Sky Full of Bacon

My 10-Year-Old Responds to 10-Year-Old Food Inc. Viewer

Michael Ruhlman had a heartfelt post the other day about taking his 10-year-old son to see Food Inc. You should read the whole thing; go there, I’ll be here when you’re done.

Okay, so as it happens I read that right as we were in the middle of the Lake County Fair, where my 10-year-old son Myles was showing his lamb Arachnophobia (they took second in the weight class). And I thought as a result of raising his own lamb Myles had a pretty different perspective from the average kid about his food, or even the above-average kid who’s just been to see Food Inc. So I asked him on camera if he had anything to say to Michael Ruhlman’s son about that experience. Here’s Myles on raising a 4-H lamb (this was shot on my little point and shoot camera, so it’s not as big and fancy as a Sky Full of Bacon video):

My 10-Year-Old Talks About Raising His 4-H Lamb from Michael Gebert on Vimeo.

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2 Responses to “My 10-Year-Old Responds to 10-Year-Old Food Inc. Viewer”

  1. anonymous Says:

    I’ve met a lot of “grown-ups” that have a similar outlook as Miles in the sense that they wouldn’t want to eat “their” lamb. It seems like it’s always with sheep and goats. For instance, I know someone who grew up on a farm in Iowa and is a big carnivore but she won’t eat lamb. I also know some people who grew up in Europe and their families slaughter a lamb around Easter. They may eat lamb occasionally but do not go out of their way to eat it. I also know someone from NZ whose father raised goats–so he will not eat goat for one reason or another. Psychology and food–can’t separate the two.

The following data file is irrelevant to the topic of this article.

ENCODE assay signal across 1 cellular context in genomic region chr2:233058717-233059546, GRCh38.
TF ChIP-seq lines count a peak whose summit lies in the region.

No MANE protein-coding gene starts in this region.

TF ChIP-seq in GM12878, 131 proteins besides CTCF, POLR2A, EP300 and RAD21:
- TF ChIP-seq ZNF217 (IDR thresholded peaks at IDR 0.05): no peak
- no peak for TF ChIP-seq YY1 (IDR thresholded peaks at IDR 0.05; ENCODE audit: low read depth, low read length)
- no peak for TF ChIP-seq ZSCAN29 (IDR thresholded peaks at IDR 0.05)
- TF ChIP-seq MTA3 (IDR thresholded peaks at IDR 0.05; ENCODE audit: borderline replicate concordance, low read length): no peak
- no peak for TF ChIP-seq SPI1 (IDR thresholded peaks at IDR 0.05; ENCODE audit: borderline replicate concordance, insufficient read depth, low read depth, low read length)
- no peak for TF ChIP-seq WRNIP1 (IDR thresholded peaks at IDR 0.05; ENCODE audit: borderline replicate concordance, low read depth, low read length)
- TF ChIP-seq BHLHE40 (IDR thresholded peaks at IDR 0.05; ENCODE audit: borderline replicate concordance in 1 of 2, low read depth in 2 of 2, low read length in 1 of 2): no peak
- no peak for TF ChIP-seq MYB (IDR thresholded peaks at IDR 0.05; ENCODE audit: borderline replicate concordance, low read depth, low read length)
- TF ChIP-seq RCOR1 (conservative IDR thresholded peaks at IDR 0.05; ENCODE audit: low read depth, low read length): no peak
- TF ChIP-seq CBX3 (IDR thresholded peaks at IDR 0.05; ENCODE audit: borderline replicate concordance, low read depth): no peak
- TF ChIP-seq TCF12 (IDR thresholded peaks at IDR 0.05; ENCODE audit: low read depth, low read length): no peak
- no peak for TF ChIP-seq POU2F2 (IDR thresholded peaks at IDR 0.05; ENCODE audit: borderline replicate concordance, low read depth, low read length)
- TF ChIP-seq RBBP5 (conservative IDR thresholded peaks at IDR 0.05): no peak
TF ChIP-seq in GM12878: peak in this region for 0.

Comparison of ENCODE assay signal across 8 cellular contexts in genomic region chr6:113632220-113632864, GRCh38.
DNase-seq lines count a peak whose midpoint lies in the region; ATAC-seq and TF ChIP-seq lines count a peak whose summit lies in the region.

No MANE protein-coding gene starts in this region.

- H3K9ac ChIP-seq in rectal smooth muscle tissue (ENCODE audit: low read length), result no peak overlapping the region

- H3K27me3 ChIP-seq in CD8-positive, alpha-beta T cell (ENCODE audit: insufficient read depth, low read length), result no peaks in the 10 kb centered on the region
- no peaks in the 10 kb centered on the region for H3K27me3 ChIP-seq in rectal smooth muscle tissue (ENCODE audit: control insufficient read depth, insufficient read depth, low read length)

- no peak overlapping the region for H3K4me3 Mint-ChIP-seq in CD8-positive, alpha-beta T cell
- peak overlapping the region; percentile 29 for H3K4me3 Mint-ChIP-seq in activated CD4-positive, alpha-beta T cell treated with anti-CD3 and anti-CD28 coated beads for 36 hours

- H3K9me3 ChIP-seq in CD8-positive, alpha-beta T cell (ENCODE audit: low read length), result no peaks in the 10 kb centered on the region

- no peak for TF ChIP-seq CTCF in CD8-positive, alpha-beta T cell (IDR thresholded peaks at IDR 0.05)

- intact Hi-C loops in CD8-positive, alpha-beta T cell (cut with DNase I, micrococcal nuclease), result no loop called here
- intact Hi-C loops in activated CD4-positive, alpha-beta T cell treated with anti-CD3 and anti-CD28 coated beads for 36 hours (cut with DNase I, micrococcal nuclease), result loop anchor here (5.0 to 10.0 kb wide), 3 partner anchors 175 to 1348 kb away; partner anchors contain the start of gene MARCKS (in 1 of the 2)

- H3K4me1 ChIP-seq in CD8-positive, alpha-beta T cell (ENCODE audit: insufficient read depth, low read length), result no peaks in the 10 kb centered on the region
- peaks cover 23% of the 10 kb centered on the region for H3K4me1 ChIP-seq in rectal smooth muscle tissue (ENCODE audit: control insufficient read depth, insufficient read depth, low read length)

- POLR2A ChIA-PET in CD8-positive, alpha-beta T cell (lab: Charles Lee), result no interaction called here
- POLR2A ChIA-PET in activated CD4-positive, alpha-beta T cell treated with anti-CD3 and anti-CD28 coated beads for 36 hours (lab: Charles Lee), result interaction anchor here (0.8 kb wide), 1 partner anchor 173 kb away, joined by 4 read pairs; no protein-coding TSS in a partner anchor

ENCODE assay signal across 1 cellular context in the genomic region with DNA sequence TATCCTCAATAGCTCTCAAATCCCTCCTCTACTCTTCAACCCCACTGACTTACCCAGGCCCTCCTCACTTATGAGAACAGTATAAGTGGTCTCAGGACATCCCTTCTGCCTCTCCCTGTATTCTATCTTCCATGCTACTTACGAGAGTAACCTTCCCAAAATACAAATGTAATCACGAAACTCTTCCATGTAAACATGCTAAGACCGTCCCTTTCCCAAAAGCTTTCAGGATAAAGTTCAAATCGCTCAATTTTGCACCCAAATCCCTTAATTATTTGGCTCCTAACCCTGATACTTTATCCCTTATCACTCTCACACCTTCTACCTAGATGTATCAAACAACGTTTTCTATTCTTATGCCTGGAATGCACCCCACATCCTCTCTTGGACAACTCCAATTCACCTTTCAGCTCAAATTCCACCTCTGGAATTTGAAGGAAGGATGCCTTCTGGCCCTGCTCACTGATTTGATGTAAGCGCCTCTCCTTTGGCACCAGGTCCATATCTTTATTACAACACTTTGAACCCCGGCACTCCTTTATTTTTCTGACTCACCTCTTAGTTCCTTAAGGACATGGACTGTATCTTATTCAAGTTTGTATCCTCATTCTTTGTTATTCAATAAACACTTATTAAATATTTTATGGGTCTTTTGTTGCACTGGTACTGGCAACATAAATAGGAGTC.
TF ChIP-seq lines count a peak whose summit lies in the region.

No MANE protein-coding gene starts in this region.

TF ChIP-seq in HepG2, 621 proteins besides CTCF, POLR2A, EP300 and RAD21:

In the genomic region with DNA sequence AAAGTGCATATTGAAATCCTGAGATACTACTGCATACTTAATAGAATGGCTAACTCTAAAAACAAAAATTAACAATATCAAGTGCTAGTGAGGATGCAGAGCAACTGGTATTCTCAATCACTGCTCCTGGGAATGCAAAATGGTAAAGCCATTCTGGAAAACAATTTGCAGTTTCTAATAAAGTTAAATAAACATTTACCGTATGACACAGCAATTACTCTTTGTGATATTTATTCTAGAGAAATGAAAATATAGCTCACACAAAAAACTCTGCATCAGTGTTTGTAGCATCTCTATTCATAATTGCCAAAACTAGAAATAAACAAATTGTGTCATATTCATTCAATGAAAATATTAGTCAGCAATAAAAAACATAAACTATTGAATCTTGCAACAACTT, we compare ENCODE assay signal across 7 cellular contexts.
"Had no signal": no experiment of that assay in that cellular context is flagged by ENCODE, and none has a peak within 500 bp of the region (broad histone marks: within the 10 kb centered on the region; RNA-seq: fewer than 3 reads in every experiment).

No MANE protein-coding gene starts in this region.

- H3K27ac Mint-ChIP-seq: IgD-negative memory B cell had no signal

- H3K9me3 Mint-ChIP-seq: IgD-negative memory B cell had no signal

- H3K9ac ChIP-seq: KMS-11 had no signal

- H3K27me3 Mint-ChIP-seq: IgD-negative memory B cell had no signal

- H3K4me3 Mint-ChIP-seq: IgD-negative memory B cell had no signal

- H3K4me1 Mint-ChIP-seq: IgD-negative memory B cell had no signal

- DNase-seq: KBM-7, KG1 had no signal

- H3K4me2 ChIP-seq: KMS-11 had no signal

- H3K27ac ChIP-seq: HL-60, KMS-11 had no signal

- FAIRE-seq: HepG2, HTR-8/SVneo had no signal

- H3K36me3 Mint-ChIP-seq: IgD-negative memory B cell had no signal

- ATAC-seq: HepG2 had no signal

2. Jon in Albany Says:

    I think anonymous is right about adults having a similar out as Miles, but I don’t think it sheep/goat issue.

    It came up before, but I am part owner of a few cows being raised by my father-in-law. My father-in-law doesn’t come out and say it, but he clearly does not like the day the cows are slaughtered. He is a different person that day. I believe the issue is that he has seen these cows every day for a little under 2 years. He has a relationship with them. They know him. They know his voice. He knows them too. He can point out differences between them that a casual observer would not notice. It is difficult for him to participate in their slaughter.

    We all have our lines. Things that are OK, others that aren’t. There are those who eat horse, dog or seal and others that would never dream of eating those meats. Not sure if you have ever seen the film The Big Chill, but following is from one of my favorite scenes:

    Michael:I don’t know anyone who could get through the day without two or three juicy rationalizations. They’re more important than sex.

    Sam: Ah, come on. Nothing’s more important than sex.

    Michael: Oh yeah? Ever gone a week without a rationalization?